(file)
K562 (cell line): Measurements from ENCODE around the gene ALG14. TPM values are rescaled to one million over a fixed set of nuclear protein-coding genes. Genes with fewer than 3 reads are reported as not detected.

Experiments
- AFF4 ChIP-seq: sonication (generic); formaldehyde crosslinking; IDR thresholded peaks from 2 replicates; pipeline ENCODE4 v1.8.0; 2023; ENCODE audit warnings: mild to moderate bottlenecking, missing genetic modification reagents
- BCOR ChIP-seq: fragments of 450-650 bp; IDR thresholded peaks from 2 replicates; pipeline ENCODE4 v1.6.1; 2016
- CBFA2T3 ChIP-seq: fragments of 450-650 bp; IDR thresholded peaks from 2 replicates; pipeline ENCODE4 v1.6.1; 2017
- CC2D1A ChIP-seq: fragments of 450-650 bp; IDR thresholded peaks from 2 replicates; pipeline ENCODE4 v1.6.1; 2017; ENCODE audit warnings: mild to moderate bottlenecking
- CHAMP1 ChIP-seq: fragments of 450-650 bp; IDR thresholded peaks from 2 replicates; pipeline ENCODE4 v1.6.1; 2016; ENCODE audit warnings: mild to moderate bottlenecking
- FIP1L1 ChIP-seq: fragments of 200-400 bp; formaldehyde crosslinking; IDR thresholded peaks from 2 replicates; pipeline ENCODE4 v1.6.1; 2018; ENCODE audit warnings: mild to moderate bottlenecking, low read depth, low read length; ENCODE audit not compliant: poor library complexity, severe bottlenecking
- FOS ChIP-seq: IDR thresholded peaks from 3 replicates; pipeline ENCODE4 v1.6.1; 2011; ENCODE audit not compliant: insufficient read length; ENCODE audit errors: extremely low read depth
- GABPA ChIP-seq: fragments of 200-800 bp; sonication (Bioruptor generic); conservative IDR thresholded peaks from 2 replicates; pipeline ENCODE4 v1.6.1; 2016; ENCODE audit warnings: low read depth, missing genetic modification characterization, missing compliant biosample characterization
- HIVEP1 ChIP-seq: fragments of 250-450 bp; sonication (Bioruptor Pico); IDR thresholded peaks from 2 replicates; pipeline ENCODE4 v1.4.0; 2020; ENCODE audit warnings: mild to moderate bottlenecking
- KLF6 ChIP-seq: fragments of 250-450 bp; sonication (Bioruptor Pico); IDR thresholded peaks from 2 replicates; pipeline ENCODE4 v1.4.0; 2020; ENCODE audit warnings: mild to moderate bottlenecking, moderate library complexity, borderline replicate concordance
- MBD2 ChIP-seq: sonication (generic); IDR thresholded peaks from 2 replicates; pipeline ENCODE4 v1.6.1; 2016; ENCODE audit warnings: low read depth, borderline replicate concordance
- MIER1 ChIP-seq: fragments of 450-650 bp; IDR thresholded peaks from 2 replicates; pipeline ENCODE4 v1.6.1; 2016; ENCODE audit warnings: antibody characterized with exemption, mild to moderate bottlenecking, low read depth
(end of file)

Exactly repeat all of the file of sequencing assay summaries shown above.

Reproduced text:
K562 (cell line): Measurements from ENCODE around the gene ALG14. TPM values are rescaled to one million over a fixed set of nuclear protein-coding genes. Genes with fewer than 3 reads are reported as not detected.

Experiments
- AFF4 ChIP-seq: sonication (generic); formaldehyde crosslinking; IDR thresholded peaks from 2 replicates; pipeline ENCODE4 v1.8.0; 2023; ENCODE audit warnings: mild to moderate bottlenecking, missing genetic modification reagents
- BCOR ChIP-seq: fragments of 450-650 bp; IDR thresholded peaks from 2 replicates; pipeline ENCODE4 v1.6.1; 2016
- CBFA2T3 ChIP-seq: fragments of 450-650 bp; IDR thresholded peaks from 2 replicates; pipeline ENCODE4 v1.6.1; 2017
- CC2D1A ChIP-seq: fragments of 450-650 bp; IDR thresholded peaks from 2 replicates; pipeline ENCODE4 v1.6.1; 2017; ENCODE audit warnings: mild to moderate bottlenecking
- CHAMP1 ChIP-seq: fragments of 450-650 bp; IDR thresholded peaks from 2 replicates; pipeline ENCODE4 v1.6.1; 2016; ENCODE audit warnings: mild to moderate bottlenecking
- FIP1L1 ChIP-seq: fragments of 200-400 bp; formaldehyde crosslinking; IDR thresholded peaks from 2 replicates; pipeline ENCODE4 v1.6.1; 2018; ENCODE audit warnings: mild to moderate bottlenecking, low read depth, low read length; ENCODE audit not compliant: poor library complexity, severe bottlenecking
- FOS ChIP-seq: IDR thresholded peaks from 3 replicates; pipeline ENCODE4 v1.6.1; 2011; ENCODE audit not compliant: insufficient read length; ENCODE audit errors: extremely low read depth
- GABPA ChIP-seq: fragments of 200-800 bp; sonication (Bioruptor generic); conservative IDR thresholded peaks from 2 replicates; pipeline ENCODE4 v1.6.1; 2016; ENCODE audit warnings: low read depth, missing genetic modification characterization, missing compliant biosample characterization
- HIVEP1 ChIP-seq: fragments of 250-450 bp; sonication (Bioruptor Pico); IDR thresholded peaks from 2 replicates; pipeline ENCODE4 v1.4.0; 2020; ENCODE audit warnings: mild to moderate bottlenecking
- KLF6 ChIP-seq: fragments of 250-450 bp; sonication (Bioruptor Pico); IDR thresholded peaks from 2 replicates; pipeline ENCODE4 v1.4.0; 2020; ENCODE audit warnings: mild to moderate bottlenecking, moderate library complexity, borderline replicate concordance
- MBD2 ChIP-seq: sonication (generic); IDR thresholded peaks from 2 replicates; pipeline ENCODE4 v1.6.1; 2016; ENCODE audit warnings: low read depth, borderline replicate concordance
- MIER1 ChIP-seq: fragments of 450-650 bp; IDR thresholded peaks from 2 replicates; pipeline ENCODE4 v1.6.1; 2016; ENCODE audit warnings: antibody characterized with exemption, mild to moderate bottlenecking, low read depth